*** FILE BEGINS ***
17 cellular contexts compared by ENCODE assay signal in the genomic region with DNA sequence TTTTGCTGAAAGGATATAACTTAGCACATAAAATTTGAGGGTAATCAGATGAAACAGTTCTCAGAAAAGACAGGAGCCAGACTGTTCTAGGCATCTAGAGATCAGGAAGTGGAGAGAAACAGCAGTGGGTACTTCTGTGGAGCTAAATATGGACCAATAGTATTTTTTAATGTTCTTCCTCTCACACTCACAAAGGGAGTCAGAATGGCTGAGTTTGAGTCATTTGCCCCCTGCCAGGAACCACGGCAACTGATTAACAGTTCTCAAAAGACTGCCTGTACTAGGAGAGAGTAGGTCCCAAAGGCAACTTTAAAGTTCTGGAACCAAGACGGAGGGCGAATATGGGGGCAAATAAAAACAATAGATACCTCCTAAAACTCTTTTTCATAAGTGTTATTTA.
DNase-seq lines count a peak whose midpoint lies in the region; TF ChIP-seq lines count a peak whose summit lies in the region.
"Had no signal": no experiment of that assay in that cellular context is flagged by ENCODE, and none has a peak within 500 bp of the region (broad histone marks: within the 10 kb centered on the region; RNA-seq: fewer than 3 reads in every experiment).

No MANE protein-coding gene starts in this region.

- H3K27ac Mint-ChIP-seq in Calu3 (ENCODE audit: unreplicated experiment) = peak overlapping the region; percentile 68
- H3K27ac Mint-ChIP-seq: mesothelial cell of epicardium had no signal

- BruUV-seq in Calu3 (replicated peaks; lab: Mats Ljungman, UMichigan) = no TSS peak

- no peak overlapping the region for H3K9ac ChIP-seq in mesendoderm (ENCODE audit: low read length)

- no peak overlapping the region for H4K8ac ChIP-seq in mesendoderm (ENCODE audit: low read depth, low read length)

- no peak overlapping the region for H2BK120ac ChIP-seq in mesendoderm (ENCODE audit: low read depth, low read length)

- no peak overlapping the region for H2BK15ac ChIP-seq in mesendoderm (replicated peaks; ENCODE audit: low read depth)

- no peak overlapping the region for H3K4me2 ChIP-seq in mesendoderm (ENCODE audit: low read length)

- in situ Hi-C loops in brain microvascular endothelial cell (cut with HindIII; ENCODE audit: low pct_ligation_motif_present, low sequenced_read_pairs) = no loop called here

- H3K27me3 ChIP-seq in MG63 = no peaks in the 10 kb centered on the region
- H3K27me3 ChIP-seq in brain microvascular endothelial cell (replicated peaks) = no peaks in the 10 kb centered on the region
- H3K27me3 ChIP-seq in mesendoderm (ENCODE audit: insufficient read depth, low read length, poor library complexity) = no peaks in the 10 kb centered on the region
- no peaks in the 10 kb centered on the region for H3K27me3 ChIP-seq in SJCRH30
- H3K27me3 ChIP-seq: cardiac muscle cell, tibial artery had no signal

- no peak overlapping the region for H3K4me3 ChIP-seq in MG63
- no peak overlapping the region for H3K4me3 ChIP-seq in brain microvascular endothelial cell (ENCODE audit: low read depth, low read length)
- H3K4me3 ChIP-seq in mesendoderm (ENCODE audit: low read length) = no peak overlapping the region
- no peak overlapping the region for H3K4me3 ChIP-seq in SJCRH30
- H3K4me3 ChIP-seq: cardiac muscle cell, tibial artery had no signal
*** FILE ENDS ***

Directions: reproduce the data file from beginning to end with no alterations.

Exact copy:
17 cellular contexts compared by ENCODE assay signal in the genomic region with DNA sequence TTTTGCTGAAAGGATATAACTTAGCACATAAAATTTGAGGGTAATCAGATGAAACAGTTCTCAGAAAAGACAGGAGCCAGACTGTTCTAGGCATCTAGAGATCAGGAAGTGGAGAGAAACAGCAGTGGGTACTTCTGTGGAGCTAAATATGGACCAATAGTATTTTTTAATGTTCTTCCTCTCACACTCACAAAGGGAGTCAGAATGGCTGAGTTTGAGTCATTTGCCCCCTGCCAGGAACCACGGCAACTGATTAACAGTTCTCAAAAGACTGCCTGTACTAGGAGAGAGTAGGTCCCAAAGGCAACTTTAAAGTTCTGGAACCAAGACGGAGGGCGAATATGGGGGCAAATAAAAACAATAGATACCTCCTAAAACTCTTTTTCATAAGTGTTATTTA.
DNase-seq lines count a peak whose midpoint lies in the region; TF ChIP-seq lines count a peak whose summit lies in the region.
"Had no signal": no experiment of that assay in that cellular context is flagged by ENCODE, and none has a peak within 500 bp of the region (broad histone marks: within the 10 kb centered on the region; RNA-seq: fewer than 3 reads in every experiment).

No MANE protein-coding gene starts in this region.

- H3K27ac Mint-ChIP-seq in Calu3 (ENCODE audit: unreplicated experiment) = peak overlapping the region; percentile 68
- H3K27ac Mint-ChIP-seq: mesothelial cell of epicardium had no signal

- BruUV-seq in Calu3 (replicated peaks; lab: Mats Ljungman, UMichigan) = no TSS peak

- no peak overlapping the region for H3K9ac ChIP-seq in mesendoderm (ENCODE audit: low read length)

- no peak overlapping the region for H4K8ac ChIP-seq in mesendoderm (ENCODE audit: low read depth, low read length)

- no peak overlapping the region for H2BK120ac ChIP-seq in mesendoderm (ENCODE audit: low read depth, low read length)

- no peak overlapping the region for H2BK15ac ChIP-seq in mesendoderm (replicated peaks; ENCODE audit: low read depth)

- no peak overlapping the region for H3K4me2 ChIP-seq in mesendoderm (ENCODE audit: low read length)

- in situ Hi-C loops in brain microvascular endothelial cell (cut with HindIII; ENCODE audit: low pct_ligation_motif_present, low sequenced_read_pairs) = no loop called here

- H3K27me3 ChIP-seq in MG63 = no peaks in the 10 kb centered on the region
- H3K27me3 ChIP-seq in brain microvascular endothelial cell (replicated peaks) = no peaks in the 10 kb centered on the region
- H3K27me3 ChIP-seq in mesendoderm (ENCODE audit: insufficient read depth, low read length, poor library complexity) = no peaks in the 10 kb centered on the region
- no peaks in the 10 kb centered on the region for H3K27me3 ChIP-seq in SJCRH30
- H3K27me3 ChIP-seq: cardiac muscle cell, tibial artery had no signal

- no peak overlapping the region for H3K4me3 ChIP-seq in MG63
- no peak overlapping the region for H3K4me3 ChIP-seq in brain microvascular endothelial cell (ENCODE audit: low read depth, low read length)
- H3K4me3 ChIP-seq in mesendoderm (ENCODE audit: low read length) = no peak overlapping the region
- no peak overlapping the region for H3K4me3 ChIP-seq in SJCRH30
- H3K4me3 ChIP-seq: cardiac muscle cell, tibial artery had no signal